Charleston Cares Guest Blogger, Wanda Lefler, RN, is the Nurse Care Manager at Barrier Islands Free Medical Clinic. Each month, she will offer her insight into patient care, health management – and the art of listening. If you have a medical question for Nurse Wanda, please e-mail your questions to firstname.lastname@example.org.
Today, an inquiry arose about the value of nurses. It was a good question, given that last week was “Nurses Week.”
Answering such a question, however, is as complex as the methodology for determination.
To begin with, their are in fact many different types of nurses: specialties such as operating room nurse, orthopedics nurse or an emergency department nurse. The list is quite long.
Can the value of a nurse be derived from their level of education? Some are licensed practical nurses; then there are the registered nurses with associate degrees, while others obtained a bachelor degree in nursing. Some may even hold a masters or doctoral degree.
What, then, is the tie that binds each nurse across fields and levels of education? What uniting trait offers value to the community?
The professional world, at least, has its own gauge. The 2017 Annual Gallup Poll – for the 16th consecutive year – named nursing as the most honest and ethical profession. (It is quite an honor, as most nurses do not search out accolades or expect awards for doing their job!)
It stands to reason that a nurses value, ultimately, might depend on the person placing the value: perspective is key, and the “humanity factor” must be taken into account. Many such examples flood my mind when I ponder upon being a nurse, working with nurses, and having been a patient receiving nursing care myself. There are occasional stories about exceptional nurses extending themselves beyond the expected, at times risking their own safety to save a life. How does this distinguish their value in their chosen occupation?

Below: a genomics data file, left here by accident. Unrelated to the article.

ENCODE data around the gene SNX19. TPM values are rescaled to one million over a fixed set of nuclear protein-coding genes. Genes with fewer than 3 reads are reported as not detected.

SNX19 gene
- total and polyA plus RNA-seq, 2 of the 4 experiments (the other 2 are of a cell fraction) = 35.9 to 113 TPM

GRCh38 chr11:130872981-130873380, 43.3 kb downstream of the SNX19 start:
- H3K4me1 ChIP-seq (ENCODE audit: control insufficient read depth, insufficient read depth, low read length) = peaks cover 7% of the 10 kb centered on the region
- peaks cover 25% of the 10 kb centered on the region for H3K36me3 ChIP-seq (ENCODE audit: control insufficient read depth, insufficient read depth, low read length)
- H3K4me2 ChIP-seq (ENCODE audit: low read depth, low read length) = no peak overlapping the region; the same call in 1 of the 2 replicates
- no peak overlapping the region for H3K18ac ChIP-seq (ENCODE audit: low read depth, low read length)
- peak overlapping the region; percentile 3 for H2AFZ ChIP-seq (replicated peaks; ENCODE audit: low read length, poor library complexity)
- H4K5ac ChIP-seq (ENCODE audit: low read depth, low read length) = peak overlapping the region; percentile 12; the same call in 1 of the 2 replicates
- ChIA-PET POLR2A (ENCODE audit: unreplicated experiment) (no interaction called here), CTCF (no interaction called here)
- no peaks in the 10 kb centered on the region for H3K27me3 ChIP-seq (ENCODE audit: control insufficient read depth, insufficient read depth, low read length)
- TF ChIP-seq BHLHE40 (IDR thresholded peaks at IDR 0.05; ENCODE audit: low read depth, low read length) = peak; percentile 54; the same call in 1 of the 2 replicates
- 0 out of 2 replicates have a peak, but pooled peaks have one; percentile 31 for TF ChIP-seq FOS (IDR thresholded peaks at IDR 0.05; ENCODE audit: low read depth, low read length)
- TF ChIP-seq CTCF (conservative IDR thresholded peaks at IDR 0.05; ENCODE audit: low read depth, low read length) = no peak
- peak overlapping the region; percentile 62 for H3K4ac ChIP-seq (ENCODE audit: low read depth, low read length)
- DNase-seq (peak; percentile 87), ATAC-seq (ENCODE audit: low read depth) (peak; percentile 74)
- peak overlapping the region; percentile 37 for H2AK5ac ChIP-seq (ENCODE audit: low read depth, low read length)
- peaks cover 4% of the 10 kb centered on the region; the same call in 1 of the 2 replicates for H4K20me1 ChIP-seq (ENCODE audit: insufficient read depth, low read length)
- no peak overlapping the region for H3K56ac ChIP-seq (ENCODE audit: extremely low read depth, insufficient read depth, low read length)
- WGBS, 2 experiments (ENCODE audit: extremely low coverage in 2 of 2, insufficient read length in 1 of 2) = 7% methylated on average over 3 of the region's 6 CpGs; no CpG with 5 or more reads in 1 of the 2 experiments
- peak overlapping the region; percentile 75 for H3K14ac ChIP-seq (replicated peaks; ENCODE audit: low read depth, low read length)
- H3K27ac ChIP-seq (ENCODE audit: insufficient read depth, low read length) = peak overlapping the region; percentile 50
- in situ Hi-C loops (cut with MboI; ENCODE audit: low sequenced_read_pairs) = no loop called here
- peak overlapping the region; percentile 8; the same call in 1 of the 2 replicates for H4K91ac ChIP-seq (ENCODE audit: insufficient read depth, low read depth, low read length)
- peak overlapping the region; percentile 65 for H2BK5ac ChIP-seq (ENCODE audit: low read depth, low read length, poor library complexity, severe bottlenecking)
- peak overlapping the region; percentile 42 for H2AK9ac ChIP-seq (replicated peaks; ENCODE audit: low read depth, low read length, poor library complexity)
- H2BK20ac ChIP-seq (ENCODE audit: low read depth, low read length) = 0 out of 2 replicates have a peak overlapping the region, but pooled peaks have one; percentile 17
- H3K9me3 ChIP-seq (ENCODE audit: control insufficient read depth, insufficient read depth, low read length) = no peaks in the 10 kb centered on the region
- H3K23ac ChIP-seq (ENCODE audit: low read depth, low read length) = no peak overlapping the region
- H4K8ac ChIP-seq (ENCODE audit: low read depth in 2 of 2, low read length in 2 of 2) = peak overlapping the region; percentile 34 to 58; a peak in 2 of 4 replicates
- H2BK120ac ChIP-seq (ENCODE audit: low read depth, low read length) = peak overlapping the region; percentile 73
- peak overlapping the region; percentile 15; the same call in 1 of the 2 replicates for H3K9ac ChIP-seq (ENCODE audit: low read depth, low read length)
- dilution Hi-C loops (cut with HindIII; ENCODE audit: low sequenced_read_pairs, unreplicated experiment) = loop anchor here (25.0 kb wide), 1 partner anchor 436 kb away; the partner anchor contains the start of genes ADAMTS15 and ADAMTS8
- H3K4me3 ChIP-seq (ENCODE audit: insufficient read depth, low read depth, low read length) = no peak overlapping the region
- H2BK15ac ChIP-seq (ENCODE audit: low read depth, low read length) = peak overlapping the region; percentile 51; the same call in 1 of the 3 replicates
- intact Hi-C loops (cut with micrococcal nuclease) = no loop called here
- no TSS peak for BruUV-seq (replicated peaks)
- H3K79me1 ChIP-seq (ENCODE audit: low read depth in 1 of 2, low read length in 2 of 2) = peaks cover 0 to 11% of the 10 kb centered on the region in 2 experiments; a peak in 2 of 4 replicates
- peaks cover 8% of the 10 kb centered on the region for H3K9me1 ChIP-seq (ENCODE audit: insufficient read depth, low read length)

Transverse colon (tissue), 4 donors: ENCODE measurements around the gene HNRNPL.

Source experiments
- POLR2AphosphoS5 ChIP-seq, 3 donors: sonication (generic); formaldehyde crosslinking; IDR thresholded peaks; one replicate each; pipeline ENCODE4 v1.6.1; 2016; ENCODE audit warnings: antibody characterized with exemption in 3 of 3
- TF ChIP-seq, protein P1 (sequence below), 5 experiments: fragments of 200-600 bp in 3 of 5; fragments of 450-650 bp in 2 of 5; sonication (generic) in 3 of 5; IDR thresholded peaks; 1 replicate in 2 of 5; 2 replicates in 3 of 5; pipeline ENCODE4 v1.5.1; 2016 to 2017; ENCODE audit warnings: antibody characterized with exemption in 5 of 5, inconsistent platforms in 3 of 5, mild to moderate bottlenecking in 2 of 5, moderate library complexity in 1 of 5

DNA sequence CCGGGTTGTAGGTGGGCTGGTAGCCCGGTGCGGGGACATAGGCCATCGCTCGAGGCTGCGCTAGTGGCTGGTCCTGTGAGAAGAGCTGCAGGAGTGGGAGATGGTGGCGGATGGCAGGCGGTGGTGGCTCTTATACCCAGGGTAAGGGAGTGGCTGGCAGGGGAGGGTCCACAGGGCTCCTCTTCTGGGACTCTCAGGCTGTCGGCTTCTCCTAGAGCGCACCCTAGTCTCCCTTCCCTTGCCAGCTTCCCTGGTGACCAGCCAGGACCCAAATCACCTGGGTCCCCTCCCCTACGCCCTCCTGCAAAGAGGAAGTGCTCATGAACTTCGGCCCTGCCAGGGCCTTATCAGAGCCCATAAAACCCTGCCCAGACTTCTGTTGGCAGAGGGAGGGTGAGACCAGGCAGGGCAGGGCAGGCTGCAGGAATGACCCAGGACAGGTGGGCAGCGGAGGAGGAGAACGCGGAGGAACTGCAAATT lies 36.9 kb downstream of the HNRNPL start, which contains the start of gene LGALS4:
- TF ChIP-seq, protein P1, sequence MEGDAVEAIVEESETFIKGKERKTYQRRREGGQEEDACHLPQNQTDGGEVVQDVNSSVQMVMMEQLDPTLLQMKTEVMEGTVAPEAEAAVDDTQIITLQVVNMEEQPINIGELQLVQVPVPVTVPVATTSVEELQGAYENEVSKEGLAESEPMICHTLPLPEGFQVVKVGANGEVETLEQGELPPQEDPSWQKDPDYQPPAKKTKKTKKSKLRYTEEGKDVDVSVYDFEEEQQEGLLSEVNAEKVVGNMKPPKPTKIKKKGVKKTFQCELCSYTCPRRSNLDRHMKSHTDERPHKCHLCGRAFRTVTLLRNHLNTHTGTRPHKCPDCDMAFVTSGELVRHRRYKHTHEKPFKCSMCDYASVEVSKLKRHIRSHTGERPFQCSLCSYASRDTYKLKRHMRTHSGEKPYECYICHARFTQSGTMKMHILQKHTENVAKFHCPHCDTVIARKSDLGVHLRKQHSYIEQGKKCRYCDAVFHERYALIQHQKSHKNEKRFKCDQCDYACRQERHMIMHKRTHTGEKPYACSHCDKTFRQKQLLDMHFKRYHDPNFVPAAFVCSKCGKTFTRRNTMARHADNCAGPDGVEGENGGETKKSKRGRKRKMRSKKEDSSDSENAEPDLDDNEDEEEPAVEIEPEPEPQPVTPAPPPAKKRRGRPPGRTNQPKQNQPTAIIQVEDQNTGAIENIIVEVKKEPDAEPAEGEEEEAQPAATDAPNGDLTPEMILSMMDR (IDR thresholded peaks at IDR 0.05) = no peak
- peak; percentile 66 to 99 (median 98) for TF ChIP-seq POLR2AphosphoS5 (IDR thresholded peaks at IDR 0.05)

At Barrier Islands Free Medical Clinic, we have two registered nurses employed full time – but the majority of them, 24 volunteer registered nurses – dedicate their time based on compassion to help alone. If you value the 3223.25 hours of volunteer work provided to the clinic during the year 2017 alone, at a median compensation comparison, these nurses gave to our community $99,861.59 worth of free care.
These volunteer nurses are not required to come and serve the healthcare needs of those that live here; the nurses are from different places in the nation with a wide range of experience in the nursing profession. They chose the clinic as the place to gift their valuable time and talents. The patients are always grateful, and even request particular nurses at each visit to deliver their care, having developed a relationship.
It has been my observation, a nurse is in attendance when we enter this world. Confidently wrapping a newborn in a warm blanket and gently placing in the mother’s awaiting embrace. And life inevitably leaves us all: so often, it is the nurse holding the hand as the time escapes the body; all the while speaking softly to calm us and those we leave behind.
What is a nurse’s value then, exactly? To answer that, it is necessary to reflect on the occasions during your life in which there was in need for a nurse’s skill and care; absolute value can always be found in compassion.
Barrier Islands Free Medical Clinic provides medical care to eligible patients, just like any family practitioner or internist – but it is free. We serve uninsured adults living at or below 200 % of the Federal poverty level who live or work on Johns, Wadmalaw or James Islands. You can follow us on Facebook, Twitter, Instagram and YouTube.